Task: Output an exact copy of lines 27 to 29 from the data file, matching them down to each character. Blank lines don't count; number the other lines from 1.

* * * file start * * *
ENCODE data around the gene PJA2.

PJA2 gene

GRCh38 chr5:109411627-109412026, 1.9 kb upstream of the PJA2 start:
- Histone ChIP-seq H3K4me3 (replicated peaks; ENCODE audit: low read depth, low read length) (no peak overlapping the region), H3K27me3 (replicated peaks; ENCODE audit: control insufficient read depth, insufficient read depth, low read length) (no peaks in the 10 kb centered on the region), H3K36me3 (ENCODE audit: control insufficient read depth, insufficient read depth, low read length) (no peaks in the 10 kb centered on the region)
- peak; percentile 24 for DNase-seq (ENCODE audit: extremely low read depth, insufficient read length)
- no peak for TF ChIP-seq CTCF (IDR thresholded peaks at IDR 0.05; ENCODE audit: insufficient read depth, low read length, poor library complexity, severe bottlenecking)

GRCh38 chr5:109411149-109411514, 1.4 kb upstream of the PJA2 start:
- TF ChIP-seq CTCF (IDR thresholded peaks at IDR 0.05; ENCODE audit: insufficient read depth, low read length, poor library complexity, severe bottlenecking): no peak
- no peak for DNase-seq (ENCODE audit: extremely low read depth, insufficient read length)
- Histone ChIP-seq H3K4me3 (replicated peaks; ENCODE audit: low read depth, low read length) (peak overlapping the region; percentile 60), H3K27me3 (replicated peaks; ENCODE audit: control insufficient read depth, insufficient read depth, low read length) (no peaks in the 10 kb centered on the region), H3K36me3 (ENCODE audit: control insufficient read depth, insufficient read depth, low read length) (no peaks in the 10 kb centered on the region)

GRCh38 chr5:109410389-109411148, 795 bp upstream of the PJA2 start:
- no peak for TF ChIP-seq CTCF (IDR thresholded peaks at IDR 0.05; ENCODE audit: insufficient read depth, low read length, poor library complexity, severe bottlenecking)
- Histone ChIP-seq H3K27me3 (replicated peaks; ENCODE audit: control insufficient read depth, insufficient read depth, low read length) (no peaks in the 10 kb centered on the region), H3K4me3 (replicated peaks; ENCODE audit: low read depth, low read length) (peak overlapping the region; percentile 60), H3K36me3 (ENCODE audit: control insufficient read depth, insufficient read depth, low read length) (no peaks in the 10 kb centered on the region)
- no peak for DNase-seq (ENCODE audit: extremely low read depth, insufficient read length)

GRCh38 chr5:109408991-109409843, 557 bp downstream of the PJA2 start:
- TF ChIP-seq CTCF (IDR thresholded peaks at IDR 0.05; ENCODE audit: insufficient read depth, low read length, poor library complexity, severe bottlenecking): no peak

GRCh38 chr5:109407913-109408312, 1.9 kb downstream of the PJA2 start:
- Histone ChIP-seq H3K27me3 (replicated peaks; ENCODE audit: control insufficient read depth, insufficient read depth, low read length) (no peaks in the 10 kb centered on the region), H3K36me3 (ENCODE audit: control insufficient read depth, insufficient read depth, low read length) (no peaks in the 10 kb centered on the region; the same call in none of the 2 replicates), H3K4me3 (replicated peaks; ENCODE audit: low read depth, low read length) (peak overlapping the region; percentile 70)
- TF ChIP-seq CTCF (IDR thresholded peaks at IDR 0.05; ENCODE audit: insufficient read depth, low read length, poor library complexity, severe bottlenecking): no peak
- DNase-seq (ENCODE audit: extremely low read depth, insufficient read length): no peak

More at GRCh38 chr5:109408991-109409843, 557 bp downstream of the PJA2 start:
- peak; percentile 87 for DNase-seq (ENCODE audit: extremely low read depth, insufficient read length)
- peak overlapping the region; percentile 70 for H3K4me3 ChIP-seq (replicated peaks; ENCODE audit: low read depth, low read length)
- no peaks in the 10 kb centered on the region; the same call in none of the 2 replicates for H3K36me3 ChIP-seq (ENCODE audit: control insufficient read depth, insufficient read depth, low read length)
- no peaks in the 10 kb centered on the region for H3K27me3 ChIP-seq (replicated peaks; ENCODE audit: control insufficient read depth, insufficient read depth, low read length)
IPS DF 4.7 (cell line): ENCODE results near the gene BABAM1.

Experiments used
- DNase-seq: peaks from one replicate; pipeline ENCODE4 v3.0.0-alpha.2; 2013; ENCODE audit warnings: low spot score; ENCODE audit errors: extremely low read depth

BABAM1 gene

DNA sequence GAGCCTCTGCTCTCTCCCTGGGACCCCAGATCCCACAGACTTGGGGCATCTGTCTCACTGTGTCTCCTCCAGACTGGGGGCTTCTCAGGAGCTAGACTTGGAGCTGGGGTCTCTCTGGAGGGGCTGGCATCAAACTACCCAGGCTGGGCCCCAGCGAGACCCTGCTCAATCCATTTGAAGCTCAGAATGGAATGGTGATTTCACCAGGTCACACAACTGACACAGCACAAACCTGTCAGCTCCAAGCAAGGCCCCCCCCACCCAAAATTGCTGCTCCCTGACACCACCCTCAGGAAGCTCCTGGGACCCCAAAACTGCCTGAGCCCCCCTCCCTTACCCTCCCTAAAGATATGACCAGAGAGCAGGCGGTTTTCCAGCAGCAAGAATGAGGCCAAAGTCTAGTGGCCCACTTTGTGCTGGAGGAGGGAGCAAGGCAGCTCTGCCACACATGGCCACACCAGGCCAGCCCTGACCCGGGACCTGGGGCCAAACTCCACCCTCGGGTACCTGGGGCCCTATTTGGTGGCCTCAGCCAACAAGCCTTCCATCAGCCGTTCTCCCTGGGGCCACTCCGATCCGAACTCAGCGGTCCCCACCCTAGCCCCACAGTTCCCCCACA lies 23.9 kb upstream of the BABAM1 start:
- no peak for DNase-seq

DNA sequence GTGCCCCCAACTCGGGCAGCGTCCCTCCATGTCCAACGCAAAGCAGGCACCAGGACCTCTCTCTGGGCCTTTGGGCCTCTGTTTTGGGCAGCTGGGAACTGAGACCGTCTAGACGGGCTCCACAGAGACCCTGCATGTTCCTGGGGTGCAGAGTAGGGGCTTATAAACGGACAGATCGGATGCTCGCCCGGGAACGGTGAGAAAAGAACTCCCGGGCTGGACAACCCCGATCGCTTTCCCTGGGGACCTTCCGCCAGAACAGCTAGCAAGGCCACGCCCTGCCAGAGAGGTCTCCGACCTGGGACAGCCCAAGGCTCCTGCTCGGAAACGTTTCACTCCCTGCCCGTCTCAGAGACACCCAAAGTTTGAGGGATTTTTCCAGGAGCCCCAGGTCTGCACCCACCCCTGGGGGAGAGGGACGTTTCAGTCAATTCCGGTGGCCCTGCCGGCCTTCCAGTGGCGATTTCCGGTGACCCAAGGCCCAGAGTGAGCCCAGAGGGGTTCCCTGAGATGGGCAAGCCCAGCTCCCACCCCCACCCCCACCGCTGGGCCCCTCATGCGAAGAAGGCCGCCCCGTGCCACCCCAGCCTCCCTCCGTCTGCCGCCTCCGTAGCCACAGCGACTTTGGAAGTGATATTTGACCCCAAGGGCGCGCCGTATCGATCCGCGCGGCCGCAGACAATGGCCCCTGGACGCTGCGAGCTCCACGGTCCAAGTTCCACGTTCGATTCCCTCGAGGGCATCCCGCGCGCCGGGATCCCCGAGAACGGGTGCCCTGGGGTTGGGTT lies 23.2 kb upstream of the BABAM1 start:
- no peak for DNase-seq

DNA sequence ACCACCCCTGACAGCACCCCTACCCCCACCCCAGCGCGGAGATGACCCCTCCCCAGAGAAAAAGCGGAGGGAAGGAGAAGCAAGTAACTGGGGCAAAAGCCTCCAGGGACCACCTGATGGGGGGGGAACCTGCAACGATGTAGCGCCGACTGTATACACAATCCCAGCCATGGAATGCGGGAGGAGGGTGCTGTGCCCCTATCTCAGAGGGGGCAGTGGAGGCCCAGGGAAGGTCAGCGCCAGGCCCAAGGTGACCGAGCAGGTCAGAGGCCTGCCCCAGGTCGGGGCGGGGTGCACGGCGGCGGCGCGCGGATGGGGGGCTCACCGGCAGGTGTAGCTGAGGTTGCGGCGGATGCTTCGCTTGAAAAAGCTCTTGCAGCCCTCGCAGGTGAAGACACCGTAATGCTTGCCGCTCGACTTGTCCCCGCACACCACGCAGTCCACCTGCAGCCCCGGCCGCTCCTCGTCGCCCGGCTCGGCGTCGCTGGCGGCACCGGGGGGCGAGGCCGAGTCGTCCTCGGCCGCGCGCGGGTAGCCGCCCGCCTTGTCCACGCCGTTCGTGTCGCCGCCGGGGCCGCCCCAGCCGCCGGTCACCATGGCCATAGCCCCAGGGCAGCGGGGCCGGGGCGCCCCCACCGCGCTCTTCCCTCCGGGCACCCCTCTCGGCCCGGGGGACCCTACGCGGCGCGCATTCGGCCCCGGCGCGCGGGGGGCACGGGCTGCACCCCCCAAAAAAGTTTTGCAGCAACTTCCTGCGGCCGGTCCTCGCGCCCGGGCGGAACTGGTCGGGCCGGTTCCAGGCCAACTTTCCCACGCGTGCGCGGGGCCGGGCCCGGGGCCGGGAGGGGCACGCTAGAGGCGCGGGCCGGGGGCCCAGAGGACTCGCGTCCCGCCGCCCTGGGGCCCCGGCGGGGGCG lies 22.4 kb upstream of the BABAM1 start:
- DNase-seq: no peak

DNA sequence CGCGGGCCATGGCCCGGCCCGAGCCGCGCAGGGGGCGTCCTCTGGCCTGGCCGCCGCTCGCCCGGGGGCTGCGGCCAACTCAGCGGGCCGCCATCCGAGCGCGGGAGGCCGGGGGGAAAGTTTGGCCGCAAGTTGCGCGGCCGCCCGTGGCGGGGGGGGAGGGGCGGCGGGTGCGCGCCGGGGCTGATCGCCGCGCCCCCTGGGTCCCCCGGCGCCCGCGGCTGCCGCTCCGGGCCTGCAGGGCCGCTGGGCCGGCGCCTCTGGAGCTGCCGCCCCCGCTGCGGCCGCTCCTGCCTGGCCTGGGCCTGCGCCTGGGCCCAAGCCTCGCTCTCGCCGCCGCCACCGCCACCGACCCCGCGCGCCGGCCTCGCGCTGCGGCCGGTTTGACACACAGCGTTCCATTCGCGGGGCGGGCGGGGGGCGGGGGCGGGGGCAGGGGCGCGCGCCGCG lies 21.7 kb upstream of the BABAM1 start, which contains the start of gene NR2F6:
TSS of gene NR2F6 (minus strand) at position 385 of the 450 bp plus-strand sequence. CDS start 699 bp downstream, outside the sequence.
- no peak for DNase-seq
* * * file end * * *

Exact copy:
Experiments used
- DNase-seq: peaks from one replicate; pipeline ENCODE4 v3.0.0-alpha.2; 2013; ENCODE audit warnings: low spot score; ENCODE audit errors: extremely low read depth

BABAM1 gene